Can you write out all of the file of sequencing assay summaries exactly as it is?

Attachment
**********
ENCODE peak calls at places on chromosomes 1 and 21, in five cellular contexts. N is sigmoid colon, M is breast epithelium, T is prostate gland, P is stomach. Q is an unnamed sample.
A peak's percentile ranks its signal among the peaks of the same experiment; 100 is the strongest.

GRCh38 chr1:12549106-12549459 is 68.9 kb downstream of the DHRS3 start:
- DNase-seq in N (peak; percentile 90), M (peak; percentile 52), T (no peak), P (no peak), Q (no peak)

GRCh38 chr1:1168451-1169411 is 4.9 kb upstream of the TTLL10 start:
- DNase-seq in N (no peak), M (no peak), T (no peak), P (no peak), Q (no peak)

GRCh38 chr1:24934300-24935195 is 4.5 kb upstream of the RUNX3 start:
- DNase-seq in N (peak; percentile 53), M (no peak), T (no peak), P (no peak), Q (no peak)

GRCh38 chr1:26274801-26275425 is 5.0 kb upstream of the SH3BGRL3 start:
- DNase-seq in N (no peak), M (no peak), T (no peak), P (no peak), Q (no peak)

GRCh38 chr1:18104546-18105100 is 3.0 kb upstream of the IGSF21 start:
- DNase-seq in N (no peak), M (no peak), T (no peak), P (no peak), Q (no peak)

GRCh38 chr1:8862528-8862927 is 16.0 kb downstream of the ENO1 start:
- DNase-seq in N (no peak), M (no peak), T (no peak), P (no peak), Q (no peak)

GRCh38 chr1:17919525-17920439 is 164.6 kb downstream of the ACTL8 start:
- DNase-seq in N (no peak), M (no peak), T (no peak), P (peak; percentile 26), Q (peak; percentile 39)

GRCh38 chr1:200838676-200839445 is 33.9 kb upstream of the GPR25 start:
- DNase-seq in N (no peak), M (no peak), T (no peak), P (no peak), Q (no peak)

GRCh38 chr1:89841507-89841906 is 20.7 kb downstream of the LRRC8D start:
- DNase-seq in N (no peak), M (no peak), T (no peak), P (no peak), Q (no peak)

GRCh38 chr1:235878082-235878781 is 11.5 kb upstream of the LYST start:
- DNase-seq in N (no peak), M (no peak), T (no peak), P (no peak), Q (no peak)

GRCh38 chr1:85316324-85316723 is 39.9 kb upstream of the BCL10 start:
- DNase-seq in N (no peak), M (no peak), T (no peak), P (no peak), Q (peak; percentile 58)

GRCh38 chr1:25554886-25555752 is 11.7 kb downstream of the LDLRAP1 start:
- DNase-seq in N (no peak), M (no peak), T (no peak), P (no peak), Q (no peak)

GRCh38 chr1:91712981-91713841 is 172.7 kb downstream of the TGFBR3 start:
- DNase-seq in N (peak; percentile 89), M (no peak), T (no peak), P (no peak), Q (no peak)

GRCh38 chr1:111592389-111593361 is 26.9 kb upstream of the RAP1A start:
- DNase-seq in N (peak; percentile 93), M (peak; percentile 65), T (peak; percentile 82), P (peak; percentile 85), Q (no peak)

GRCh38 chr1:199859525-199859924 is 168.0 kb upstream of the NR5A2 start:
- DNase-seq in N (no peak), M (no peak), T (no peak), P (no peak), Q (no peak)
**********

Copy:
ENCODE peak calls at places on chromosomes 1 and 21, in five cellular contexts. N is sigmoid colon, M is breast epithelium, T is prostate gland, P is stomach. Q is an unnamed sample.
A peak's percentile ranks its signal among the peaks of the same experiment; 100 is the strongest.

GRCh38 chr1:12549106-12549459 is 68.9 kb downstream of the DHRS3 start:
- DNase-seq in N (peak; percentile 90), M (peak; percentile 52), T (no peak), P (no peak), Q (no peak)

GRCh38 chr1:1168451-1169411 is 4.9 kb upstream of the TTLL10 start:
- DNase-seq in N (no peak), M (no peak), T (no peak), P (no peak), Q (no peak)

GRCh38 chr1:24934300-24935195 is 4.5 kb upstream of the RUNX3 start:
- DNase-seq in N (peak; percentile 53), M (no peak), T (no peak), P (no peak), Q (no peak)

GRCh38 chr1:26274801-26275425 is 5.0 kb upstream of the SH3BGRL3 start:
- DNase-seq in N (no peak), M (no peak), T (no peak), P (no peak), Q (no peak)

GRCh38 chr1:18104546-18105100 is 3.0 kb upstream of the IGSF21 start:
- DNase-seq in N (no peak), M (no peak), T (no peak), P (no peak), Q (no peak)

GRCh38 chr1:8862528-8862927 is 16.0 kb downstream of the ENO1 start:
- DNase-seq in N (no peak), M (no peak), T (no peak), P (no peak), Q (no peak)

GRCh38 chr1:17919525-17920439 is 164.6 kb downstream of the ACTL8 start:
- DNase-seq in N (no peak), M (no peak), T (no peak), P (peak; percentile 26), Q (peak; percentile 39)

GRCh38 chr1:200838676-200839445 is 33.9 kb upstream of the GPR25 start:
- DNase-seq in N (no peak), M (no peak), T (no peak), P (no peak), Q (no peak)

GRCh38 chr1:89841507-89841906 is 20.7 kb downstream of the LRRC8D start:
- DNase-seq in N (no peak), M (no peak), T (no peak), P (no peak), Q (no peak)

GRCh38 chr1:235878082-235878781 is 11.5 kb upstream of the LYST start:
- DNase-seq in N (no peak), M (no peak), T (no peak), P (no peak), Q (no peak)

GRCh38 chr1:85316324-85316723 is 39.9 kb upstream of the BCL10 start:
- DNase-seq in N (no peak), M (no peak), T (no peak), P (no peak), Q (peak; percentile 58)

GRCh38 chr1:25554886-25555752 is 11.7 kb downstream of the LDLRAP1 start:
- DNase-seq in N (no peak), M (no peak), T (no peak), P (no peak), Q (no peak)

GRCh38 chr1:91712981-91713841 is 172.7 kb downstream of the TGFBR3 start:
- DNase-seq in N (peak; percentile 89), M (no peak), T (no peak), P (no peak), Q (no peak)

GRCh38 chr1:111592389-111593361 is 26.9 kb upstream of the RAP1A start:
- DNase-seq in N (peak; percentile 93), M (peak; percentile 65), T (peak; percentile 82), P (peak; percentile 85), Q (no peak)

GRCh38 chr1:199859525-199859924 is 168.0 kb upstream of the NR5A2 start:
- DNase-seq in N (no peak), M (no peak), T (no peak), P (no peak), Q (no peak)